KYIV (Reuters) - Ukrainian officials said on Friday the country's energy system was stabilizing after the latest round of Russian air strikes but warned that a power deficit was likely to last throughout the winter.
Eight waves of attacks, most recently on Monday, have targeted Ukrainian energy infrastructure since mid-October, plunging swathes of the country into darkness as utilities workers have raced to complete repairs.
"We will say it openly - that this winter we will be constantly living amid restrictions on electricity consumption," Prime Minister Denys Shmyhal told a government meeting.
He added that he was ordering his energy minister to ensure that critical infrastructure, medical facilities and the country's defence industry were prioritised for receiving electricity.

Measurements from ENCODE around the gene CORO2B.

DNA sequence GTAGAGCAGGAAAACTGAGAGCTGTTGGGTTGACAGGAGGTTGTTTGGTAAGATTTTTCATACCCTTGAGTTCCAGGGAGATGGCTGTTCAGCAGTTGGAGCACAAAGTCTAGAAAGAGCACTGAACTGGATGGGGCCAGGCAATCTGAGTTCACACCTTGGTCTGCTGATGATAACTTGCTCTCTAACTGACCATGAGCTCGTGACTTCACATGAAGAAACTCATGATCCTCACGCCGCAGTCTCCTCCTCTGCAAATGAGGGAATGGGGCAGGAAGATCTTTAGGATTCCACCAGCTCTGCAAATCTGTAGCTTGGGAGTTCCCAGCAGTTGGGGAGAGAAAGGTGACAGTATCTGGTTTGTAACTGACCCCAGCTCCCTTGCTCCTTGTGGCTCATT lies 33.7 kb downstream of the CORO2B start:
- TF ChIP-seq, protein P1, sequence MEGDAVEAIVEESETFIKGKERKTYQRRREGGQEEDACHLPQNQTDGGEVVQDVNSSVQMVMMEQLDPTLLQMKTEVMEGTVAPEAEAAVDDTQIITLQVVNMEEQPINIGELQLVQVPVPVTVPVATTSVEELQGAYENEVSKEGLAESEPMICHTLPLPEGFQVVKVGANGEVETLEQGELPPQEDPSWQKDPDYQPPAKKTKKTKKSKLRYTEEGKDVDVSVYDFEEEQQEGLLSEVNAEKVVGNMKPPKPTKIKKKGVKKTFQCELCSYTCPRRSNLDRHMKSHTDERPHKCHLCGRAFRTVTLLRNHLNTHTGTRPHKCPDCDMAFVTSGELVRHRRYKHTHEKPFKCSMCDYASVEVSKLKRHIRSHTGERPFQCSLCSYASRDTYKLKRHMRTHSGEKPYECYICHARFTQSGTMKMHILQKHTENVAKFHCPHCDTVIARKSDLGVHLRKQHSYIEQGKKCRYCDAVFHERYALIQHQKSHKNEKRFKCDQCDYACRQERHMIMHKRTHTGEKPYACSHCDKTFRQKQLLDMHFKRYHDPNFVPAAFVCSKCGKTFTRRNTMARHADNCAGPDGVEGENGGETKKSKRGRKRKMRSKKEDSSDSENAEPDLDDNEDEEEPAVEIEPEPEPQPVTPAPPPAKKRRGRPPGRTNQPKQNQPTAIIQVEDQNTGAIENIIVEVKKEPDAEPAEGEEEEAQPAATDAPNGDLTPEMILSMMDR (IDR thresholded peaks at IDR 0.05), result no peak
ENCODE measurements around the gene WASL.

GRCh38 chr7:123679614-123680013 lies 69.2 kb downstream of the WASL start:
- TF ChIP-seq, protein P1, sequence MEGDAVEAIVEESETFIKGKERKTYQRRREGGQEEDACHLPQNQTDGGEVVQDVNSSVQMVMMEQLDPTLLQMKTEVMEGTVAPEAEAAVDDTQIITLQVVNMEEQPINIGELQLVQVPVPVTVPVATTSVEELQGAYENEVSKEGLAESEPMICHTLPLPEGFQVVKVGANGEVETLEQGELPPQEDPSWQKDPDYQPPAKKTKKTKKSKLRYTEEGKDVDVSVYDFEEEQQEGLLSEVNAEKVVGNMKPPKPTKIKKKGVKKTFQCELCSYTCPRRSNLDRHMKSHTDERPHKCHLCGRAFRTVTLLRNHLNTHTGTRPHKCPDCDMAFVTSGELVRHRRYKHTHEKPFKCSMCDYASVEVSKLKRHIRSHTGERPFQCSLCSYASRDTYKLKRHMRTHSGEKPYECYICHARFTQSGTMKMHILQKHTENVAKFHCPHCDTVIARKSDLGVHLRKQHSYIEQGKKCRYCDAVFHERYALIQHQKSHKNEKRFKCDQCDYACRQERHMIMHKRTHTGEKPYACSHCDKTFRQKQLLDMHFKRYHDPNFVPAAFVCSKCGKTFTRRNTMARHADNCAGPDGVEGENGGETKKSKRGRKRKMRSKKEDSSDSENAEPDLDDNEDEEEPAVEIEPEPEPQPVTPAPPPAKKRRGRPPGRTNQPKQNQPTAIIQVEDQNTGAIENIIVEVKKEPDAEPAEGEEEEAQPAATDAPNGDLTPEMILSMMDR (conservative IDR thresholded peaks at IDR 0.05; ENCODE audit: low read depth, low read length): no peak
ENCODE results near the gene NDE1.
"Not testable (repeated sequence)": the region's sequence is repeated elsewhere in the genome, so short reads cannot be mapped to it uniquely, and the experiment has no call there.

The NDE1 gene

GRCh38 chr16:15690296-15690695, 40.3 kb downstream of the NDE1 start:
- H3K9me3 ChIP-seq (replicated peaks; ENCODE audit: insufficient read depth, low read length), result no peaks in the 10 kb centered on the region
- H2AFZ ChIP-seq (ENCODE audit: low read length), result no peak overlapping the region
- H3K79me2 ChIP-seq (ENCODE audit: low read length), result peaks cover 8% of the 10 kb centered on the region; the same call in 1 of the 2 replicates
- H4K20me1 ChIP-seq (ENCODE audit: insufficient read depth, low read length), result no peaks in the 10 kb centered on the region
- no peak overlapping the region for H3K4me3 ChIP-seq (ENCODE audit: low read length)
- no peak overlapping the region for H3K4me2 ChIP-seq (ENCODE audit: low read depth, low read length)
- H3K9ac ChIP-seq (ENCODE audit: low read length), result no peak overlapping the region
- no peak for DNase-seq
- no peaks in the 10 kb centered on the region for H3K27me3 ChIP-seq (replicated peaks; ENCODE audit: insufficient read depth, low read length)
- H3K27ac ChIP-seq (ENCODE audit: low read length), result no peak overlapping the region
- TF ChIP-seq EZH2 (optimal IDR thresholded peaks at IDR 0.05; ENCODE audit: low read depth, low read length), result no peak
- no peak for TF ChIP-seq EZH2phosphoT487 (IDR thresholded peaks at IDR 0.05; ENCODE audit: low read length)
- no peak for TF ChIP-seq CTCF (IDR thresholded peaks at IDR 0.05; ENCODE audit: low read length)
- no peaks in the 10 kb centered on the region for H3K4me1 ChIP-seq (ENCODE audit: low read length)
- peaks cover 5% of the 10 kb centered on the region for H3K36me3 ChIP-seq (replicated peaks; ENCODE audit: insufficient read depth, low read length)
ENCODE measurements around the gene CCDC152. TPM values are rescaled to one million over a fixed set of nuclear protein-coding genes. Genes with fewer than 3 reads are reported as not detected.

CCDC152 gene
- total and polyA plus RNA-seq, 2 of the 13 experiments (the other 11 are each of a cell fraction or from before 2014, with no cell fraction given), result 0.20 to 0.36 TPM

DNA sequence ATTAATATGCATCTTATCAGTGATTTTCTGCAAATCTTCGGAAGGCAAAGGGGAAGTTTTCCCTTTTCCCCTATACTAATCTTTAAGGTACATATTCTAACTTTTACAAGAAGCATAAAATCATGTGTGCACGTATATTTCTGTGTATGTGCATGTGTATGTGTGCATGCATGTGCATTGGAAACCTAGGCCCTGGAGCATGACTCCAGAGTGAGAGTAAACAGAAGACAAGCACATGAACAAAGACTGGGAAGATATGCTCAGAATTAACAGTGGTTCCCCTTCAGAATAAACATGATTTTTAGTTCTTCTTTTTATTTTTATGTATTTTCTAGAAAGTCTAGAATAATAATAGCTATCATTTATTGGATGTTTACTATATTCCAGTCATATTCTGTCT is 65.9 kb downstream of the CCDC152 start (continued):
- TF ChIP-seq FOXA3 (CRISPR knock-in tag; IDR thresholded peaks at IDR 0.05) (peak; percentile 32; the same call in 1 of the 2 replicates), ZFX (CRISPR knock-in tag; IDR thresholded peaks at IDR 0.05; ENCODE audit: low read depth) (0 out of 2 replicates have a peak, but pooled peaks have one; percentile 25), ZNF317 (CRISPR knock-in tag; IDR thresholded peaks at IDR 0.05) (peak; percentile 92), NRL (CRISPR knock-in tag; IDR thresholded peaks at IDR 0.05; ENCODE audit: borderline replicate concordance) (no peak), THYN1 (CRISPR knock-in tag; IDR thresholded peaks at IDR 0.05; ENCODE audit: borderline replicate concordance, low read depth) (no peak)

Shmyhal's comments came hours after Volodymyr Kudrytskyi, head of Ukrainian state grid operator Ukrenergo, told reporters that at the current rate of power generation "a deficit will exist at least during the autumn-winter period".
But he also credited Ukrainian air defences with softening the blow from the latest wave of Russian strikes and said the energy system was returning to "a stable regime of functioning".
Kudrytskyi said more than 1,000 missiles and drones had hit the energy infrastructure since October.
(Reporting by Dan Peleschuk, Editing by Angus MacSwan)